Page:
Indeed, people have long theorized about technological advances that will let us be whisked cleanly and efficiently from where we are to where we want to go with greater safety and comfort in far less time without getting lost and without long delays. A utopian fix always seems to be near, but just out of reach. At the 1939 New York World’s Fair, GM’s Futurama exhibit helped millions of visitors imagine that they would soon travel on automated highways, with people in their cars reading newspapers, talking to one another, and eating meals while being carried from coast to coast without looking at the road or touching the steering wheel. In 1997, illustrating the promise of what were then called intelligent transportation systems, a platoon of driverless cars traveled at close spacing at 60 miles per hour on a highway near San Diego, with Vice President Al Gore, and one of the authors of this book, riding in the procession. This demonstration by the Partners for Advanced Transit and Highways Program of the University of California presented a vision that has inspired continuing research, testing, and anticipation, but the vision remains mostly unfulfilled.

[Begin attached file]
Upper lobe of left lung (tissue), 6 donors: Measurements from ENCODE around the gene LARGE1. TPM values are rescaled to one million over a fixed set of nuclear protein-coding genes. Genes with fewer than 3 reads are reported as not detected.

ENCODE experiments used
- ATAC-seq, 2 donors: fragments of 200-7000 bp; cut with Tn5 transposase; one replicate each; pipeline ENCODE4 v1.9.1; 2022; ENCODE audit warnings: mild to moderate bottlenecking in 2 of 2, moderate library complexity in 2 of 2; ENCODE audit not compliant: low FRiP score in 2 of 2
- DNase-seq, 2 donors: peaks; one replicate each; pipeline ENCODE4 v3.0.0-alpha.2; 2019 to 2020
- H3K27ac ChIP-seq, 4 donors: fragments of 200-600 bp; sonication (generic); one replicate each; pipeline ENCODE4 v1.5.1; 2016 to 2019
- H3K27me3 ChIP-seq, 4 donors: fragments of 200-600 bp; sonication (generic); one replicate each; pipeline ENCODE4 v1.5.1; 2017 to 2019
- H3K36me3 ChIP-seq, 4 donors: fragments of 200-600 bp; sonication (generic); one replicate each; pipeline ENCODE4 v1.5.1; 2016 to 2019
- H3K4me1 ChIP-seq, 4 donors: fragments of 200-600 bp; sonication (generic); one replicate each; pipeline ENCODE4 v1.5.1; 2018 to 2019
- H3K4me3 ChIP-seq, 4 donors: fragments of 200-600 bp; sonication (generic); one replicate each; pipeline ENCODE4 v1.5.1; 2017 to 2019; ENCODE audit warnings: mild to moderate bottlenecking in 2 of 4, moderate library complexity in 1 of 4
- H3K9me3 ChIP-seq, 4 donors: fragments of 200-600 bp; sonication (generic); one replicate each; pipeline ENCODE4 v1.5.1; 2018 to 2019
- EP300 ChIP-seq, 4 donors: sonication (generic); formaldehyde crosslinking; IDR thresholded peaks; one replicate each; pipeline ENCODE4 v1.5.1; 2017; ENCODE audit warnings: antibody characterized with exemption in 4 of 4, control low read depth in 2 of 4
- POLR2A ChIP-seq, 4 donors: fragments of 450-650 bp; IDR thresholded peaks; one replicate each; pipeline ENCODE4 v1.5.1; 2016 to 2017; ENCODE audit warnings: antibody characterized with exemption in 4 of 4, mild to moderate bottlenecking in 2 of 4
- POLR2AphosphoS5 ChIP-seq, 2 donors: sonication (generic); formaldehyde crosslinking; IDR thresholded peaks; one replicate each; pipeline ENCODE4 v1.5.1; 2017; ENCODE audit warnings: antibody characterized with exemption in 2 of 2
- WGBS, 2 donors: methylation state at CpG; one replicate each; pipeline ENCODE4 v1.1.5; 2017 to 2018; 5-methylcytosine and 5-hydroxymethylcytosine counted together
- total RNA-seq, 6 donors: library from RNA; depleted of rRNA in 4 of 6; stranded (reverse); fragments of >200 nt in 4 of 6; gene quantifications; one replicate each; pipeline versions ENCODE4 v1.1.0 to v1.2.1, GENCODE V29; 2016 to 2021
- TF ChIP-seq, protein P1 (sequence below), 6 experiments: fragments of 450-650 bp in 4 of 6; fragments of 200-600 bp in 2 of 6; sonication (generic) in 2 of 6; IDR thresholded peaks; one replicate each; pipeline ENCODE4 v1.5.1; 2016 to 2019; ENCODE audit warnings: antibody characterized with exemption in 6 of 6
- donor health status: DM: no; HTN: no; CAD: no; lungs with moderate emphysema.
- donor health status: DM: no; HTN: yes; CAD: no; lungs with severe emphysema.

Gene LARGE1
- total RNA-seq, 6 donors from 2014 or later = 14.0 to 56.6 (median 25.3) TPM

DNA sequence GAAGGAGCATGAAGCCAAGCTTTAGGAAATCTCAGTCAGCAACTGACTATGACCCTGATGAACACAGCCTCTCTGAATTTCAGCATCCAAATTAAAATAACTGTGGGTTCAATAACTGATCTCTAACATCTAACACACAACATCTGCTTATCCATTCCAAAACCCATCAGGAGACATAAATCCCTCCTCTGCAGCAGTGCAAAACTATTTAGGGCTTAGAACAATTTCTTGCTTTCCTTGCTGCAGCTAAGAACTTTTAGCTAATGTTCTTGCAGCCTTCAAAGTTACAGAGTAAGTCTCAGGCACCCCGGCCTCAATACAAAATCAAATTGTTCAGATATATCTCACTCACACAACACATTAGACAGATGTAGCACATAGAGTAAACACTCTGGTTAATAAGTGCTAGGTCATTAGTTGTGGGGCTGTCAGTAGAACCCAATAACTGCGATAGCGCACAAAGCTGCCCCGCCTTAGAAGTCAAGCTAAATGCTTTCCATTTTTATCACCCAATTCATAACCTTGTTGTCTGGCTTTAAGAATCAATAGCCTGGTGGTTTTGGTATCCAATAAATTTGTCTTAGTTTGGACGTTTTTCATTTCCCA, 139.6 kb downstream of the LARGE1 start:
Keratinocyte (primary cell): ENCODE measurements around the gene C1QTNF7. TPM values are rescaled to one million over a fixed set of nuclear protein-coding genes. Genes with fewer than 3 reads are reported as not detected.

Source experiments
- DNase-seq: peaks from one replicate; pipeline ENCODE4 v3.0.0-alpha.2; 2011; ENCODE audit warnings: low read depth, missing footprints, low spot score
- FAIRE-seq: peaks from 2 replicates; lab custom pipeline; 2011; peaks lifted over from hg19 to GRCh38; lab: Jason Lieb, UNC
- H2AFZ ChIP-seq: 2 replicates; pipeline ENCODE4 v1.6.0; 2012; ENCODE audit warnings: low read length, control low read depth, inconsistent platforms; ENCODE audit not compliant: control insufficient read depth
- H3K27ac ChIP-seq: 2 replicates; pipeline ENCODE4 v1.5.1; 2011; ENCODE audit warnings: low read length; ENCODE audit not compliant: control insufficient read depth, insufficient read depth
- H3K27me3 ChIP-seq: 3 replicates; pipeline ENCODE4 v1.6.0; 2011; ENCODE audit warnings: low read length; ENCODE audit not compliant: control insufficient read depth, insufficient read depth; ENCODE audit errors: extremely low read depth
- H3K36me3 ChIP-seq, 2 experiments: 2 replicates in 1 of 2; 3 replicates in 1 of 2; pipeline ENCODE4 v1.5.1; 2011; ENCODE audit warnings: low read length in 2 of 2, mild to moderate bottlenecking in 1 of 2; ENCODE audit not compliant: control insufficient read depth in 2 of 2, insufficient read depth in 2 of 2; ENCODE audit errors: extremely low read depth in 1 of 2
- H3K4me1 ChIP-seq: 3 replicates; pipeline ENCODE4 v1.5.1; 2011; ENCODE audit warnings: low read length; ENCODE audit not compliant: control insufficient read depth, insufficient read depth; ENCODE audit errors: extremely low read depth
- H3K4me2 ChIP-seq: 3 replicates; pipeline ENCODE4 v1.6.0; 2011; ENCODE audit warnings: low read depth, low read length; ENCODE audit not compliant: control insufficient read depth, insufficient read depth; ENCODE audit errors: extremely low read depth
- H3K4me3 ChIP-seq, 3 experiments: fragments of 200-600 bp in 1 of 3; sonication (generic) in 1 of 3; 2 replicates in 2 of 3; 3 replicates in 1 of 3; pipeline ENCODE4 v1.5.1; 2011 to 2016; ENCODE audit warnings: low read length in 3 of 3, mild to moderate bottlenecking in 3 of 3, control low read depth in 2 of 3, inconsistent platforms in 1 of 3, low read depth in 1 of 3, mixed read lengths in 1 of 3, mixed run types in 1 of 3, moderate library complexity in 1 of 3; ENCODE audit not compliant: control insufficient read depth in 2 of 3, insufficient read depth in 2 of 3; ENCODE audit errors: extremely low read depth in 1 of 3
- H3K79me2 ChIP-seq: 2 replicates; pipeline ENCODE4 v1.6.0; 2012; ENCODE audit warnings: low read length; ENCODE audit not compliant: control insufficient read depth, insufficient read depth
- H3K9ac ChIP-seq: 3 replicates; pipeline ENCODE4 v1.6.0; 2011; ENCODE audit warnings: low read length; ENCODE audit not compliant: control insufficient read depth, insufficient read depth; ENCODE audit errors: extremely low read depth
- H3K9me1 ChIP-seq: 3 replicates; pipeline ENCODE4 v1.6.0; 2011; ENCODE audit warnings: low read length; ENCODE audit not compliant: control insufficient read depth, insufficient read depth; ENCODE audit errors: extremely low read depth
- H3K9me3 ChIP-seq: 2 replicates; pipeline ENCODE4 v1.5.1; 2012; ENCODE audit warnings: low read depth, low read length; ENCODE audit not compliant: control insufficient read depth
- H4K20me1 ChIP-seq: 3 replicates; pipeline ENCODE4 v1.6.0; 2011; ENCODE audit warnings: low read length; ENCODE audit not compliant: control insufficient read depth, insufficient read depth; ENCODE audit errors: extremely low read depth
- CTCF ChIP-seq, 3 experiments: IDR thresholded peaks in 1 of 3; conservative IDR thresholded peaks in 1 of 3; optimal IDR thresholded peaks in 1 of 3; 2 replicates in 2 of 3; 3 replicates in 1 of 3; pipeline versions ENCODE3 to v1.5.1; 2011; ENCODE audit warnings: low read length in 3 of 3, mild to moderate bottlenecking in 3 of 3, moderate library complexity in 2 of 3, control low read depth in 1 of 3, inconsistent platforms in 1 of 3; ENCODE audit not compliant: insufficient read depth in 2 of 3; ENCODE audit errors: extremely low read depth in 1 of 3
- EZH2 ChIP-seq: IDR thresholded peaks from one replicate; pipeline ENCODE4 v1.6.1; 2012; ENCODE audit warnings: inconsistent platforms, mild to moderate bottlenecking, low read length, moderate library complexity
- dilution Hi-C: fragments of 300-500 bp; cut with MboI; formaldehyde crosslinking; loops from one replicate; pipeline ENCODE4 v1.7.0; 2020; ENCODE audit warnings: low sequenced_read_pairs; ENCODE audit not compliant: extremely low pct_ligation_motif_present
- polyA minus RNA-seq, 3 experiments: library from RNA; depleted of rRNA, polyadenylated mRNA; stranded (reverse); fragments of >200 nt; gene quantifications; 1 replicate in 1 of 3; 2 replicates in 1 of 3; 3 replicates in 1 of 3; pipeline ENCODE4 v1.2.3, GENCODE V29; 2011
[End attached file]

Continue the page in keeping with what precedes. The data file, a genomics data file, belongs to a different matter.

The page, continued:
Reinventing the Automobile addresses the future of the automobile and the highways on which it travels in terms of four basic transformations. By successfully integrating these four concepts, the authors argue, we can transform urban passenger travel. First is the transformation of the underlying design principles of vehicles, which they call the DNA of vehicles. The new DNA is based on electric-drive vehicles and wireless communications. By shedding the internal combustion engine, manual control, and petroleum fuel, vehicles can be much lighter, far more flexible in form, and designed to avoid crashes while being physically attractive. The second idea is the “mobility Internet,” which will connect cars electronically with one another and with roadways and destinations, enabling vehicles to collect, process, and share information to help manage flows to make travel times more predictable and reliable. The third concept is the integration of electric-drive technology with smart electric grids so that clean, renewable energy sources can supply the vehicles with needed power while the vehicles store energy to intermittently supply the grid with energy when it is needed. The fourth element is real-time control capabilities that link the vehicles and drivers with their energy sources wirelessly, providing information and varying prices to influence travel behavior and parking choices, and balancing supply and demand to increase the efficiency of the use of streets, highways, parking facilities, and energy supplies.